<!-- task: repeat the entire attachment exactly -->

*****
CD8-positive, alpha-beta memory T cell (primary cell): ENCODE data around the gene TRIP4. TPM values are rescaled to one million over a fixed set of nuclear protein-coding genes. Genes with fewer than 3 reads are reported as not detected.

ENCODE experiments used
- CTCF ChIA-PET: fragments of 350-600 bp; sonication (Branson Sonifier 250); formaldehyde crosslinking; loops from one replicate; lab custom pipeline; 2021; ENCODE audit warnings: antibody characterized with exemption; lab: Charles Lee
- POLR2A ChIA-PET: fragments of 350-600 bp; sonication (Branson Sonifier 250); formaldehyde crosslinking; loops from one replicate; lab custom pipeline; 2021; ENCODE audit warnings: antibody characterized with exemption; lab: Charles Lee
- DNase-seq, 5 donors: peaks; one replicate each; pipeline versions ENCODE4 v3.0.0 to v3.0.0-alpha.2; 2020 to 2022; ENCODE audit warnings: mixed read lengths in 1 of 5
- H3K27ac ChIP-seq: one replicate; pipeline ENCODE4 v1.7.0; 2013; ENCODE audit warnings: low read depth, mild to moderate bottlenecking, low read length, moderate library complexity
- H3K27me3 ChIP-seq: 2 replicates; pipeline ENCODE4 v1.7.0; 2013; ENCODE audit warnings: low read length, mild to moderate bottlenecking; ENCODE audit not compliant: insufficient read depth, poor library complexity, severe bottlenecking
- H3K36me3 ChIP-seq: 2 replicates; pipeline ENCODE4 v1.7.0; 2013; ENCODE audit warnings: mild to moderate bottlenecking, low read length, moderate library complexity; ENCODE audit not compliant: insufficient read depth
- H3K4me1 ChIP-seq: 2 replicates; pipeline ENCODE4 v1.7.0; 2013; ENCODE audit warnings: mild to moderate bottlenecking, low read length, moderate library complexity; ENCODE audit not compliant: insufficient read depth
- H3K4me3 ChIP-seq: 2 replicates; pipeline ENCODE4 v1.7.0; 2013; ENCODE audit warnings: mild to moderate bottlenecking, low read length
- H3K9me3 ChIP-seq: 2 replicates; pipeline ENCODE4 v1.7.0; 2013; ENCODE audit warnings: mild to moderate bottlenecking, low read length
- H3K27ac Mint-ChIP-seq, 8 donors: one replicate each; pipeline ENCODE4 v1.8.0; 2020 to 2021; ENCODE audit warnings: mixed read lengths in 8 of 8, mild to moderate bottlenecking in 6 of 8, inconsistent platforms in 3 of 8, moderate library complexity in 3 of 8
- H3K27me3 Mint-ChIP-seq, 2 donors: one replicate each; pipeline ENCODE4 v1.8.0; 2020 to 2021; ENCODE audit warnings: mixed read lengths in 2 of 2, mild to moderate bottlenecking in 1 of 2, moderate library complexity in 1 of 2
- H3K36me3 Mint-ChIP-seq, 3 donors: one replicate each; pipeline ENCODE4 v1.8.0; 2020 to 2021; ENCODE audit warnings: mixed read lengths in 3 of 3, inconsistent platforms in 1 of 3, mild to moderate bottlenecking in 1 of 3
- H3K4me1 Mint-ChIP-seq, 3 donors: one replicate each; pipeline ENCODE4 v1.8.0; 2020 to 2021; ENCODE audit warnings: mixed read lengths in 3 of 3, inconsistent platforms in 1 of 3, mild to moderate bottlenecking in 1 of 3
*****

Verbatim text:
CD8-positive, alpha-beta memory T cell (primary cell): ENCODE data around the gene TRIP4. TPM values are rescaled to one million over a fixed set of nuclear protein-coding genes. Genes with fewer than 3 reads are reported as not detected.

ENCODE experiments used
- CTCF ChIA-PET: fragments of 350-600 bp; sonication (Branson Sonifier 250); formaldehyde crosslinking; loops from one replicate; lab custom pipeline; 2021; ENCODE audit warnings: antibody characterized with exemption; lab: Charles Lee
- POLR2A ChIA-PET: fragments of 350-600 bp; sonication (Branson Sonifier 250); formaldehyde crosslinking; loops from one replicate; lab custom pipeline; 2021; ENCODE audit warnings: antibody characterized with exemption; lab: Charles Lee
- DNase-seq, 5 donors: peaks; one replicate each; pipeline versions ENCODE4 v3.0.0 to v3.0.0-alpha.2; 2020 to 2022; ENCODE audit warnings: mixed read lengths in 1 of 5
- H3K27ac ChIP-seq: one replicate; pipeline ENCODE4 v1.7.0; 2013; ENCODE audit warnings: low read depth, mild to moderate bottlenecking, low read length, moderate library complexity
- H3K27me3 ChIP-seq: 2 replicates; pipeline ENCODE4 v1.7.0; 2013; ENCODE audit warnings: low read length, mild to moderate bottlenecking; ENCODE audit not compliant: insufficient read depth, poor library complexity, severe bottlenecking
- H3K36me3 ChIP-seq: 2 replicates; pipeline ENCODE4 v1.7.0; 2013; ENCODE audit warnings: mild to moderate bottlenecking, low read length, moderate library complexity; ENCODE audit not compliant: insufficient read depth
- H3K4me1 ChIP-seq: 2 replicates; pipeline ENCODE4 v1.7.0; 2013; ENCODE audit warnings: mild to moderate bottlenecking, low read length, moderate library complexity; ENCODE audit not compliant: insufficient read depth
- H3K4me3 ChIP-seq: 2 replicates; pipeline ENCODE4 v1.7.0; 2013; ENCODE audit warnings: mild to moderate bottlenecking, low read length
- H3K9me3 ChIP-seq: 2 replicates; pipeline ENCODE4 v1.7.0; 2013; ENCODE audit warnings: mild to moderate bottlenecking, low read length
- H3K27ac Mint-ChIP-seq, 8 donors: one replicate each; pipeline ENCODE4 v1.8.0; 2020 to 2021; ENCODE audit warnings: mixed read lengths in 8 of 8, mild to moderate bottlenecking in 6 of 8, inconsistent platforms in 3 of 8, moderate library complexity in 3 of 8
- H3K27me3 Mint-ChIP-seq, 2 donors: one replicate each; pipeline ENCODE4 v1.8.0; 2020 to 2021; ENCODE audit warnings: mixed read lengths in 2 of 2, mild to moderate bottlenecking in 1 of 2, moderate library complexity in 1 of 2
- H3K36me3 Mint-ChIP-seq, 3 donors: one replicate each; pipeline ENCODE4 v1.8.0; 2020 to 2021; ENCODE audit warnings: mixed read lengths in 3 of 3, inconsistent platforms in 1 of 3, mild to moderate bottlenecking in 1 of 3
- H3K4me1 Mint-ChIP-seq, 3 donors: one replicate each; pipeline ENCODE4 v1.8.0; 2020 to 2021; ENCODE audit warnings: mixed read lengths in 3 of 3, inconsistent platforms in 1 of 3, mild to moderate bottlenecking in 1 of 3